Here’s a 5-minute video by Tony & Chelsea Northrup that will teach you how to use Photoshop to stack multiple exposures of a moving silhouetted subject. The end result is a unique effect that conveys motion in an otherwise still image.
Northrup uses the example of a silhouetted bird flying through the sky, which is the perfect subject for this technique. The bird is duplicated many times across the image, showing its flight path.
To achieve the effect, first you must take photos of your subject in continuous shooting mode using a fast shutter speed, to ensure the moving subject is sharp. A tripod would be preferable to keep the framing constant, but going hand-held may be okay depending on the lighting.
Once you’ve imported your images to your editing software, make sure that any edits you make to them are the same for every image. Select all of the images, right click, and select
Edit In > Open as Layers in Photoshop.
As long as you use a tripod for the shots, you can easily align them in Photoshop. Select all of the layers, then go to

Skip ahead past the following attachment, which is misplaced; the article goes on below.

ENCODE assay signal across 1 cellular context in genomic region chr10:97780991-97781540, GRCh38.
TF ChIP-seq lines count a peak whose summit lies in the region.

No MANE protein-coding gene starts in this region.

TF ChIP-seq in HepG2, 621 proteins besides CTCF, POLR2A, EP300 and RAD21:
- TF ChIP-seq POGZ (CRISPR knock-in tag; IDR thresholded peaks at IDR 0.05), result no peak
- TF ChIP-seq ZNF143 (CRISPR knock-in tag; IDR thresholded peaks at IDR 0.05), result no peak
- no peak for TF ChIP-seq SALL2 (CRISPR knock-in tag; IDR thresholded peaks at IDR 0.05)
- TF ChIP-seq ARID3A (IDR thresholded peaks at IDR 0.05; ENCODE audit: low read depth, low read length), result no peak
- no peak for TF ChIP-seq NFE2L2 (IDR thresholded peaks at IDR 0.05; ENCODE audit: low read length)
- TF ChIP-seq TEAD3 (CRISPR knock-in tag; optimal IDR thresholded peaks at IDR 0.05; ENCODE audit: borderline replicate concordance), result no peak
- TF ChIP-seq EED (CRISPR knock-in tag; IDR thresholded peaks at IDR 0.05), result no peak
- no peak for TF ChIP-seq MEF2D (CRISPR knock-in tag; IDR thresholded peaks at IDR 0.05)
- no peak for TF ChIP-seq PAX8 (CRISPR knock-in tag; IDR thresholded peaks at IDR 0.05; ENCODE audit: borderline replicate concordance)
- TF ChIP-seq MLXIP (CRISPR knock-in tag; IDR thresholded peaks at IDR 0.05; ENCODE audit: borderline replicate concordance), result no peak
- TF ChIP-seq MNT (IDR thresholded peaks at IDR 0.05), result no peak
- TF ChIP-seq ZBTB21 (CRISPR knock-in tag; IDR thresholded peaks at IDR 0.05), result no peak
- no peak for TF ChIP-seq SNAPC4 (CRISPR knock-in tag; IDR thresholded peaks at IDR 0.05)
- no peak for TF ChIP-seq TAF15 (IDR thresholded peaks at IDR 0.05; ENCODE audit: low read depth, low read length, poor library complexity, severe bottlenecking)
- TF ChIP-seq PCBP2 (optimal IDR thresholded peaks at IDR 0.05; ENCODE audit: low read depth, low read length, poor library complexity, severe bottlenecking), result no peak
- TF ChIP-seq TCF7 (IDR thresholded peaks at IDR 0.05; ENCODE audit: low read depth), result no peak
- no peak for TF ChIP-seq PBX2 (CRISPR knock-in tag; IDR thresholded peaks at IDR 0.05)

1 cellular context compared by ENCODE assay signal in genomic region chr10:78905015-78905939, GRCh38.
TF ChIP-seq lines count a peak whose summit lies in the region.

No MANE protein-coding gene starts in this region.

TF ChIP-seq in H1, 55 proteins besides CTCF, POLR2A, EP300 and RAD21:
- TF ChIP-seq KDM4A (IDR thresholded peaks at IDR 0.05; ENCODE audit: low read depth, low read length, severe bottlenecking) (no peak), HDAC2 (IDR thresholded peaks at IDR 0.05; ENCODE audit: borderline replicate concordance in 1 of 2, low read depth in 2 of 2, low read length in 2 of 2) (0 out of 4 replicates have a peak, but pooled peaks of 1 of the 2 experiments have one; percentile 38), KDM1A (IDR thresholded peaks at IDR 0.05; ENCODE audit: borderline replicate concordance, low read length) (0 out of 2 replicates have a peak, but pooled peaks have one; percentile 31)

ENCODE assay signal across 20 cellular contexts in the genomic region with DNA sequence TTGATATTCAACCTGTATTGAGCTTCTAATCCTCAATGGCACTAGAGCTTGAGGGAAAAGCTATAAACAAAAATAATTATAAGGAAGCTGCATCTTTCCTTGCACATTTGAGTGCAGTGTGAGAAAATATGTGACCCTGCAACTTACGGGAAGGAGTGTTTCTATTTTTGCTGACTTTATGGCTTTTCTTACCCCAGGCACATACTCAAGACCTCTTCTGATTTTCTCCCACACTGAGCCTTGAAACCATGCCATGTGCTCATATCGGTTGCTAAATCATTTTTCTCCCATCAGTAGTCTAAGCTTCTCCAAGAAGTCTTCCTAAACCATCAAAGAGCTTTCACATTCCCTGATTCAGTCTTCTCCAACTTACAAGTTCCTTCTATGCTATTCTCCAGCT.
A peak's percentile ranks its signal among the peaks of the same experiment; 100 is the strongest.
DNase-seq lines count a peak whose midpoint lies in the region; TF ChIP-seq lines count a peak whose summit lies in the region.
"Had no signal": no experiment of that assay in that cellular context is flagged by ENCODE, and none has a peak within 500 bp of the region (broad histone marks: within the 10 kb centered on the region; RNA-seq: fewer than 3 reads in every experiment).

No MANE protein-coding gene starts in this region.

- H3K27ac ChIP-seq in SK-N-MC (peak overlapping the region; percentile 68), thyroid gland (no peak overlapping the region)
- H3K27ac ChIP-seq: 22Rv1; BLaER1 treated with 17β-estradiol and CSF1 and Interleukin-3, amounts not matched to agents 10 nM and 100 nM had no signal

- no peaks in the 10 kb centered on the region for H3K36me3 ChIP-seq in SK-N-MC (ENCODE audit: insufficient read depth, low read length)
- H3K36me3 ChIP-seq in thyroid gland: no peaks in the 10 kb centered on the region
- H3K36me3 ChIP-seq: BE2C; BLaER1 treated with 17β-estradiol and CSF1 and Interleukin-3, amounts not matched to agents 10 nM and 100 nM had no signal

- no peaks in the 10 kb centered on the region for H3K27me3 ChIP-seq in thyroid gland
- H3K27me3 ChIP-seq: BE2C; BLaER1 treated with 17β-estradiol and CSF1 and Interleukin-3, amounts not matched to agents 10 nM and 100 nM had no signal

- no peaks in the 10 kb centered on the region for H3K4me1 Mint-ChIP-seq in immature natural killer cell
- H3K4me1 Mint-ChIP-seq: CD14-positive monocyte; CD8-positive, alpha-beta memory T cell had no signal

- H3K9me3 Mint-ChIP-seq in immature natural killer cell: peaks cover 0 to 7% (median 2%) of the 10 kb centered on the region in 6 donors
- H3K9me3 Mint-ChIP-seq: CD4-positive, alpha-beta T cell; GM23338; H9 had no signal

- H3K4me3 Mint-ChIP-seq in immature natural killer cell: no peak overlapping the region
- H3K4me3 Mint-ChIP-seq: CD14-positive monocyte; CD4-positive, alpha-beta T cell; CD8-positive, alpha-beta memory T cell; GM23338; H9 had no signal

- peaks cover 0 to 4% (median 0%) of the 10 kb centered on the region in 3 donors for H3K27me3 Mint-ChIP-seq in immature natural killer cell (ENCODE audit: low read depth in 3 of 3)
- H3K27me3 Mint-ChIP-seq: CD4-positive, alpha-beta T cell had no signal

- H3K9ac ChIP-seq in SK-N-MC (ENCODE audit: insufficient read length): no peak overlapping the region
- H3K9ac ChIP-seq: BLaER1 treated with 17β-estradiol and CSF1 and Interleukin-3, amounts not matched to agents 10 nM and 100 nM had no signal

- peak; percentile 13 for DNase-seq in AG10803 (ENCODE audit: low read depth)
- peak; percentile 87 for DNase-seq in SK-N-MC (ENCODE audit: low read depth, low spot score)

Edit > Auto Align Layers.
Finally, select all of your layers except the very bottom one, and change the Blending Mode to ‘Darken’. This will work well with the silhouettes, because it will compare to the base layer and show only the darker pixels in the blending layers.
That’s it! It’s a very simple technique, and it demonstrates a creative use of the Darken Blend Mode. If you’d like to learn more about Blend Modes in Photoshop, check out our earlier article, which goes in to depth on all 27 of them.
Take a look at the video at the top for the full tutorial, including an extra tip on using Layer Masks. For more Photoshop and Lightroom tips, be sure to check out Chelsea & Tony Northrup’s YouTube channel.
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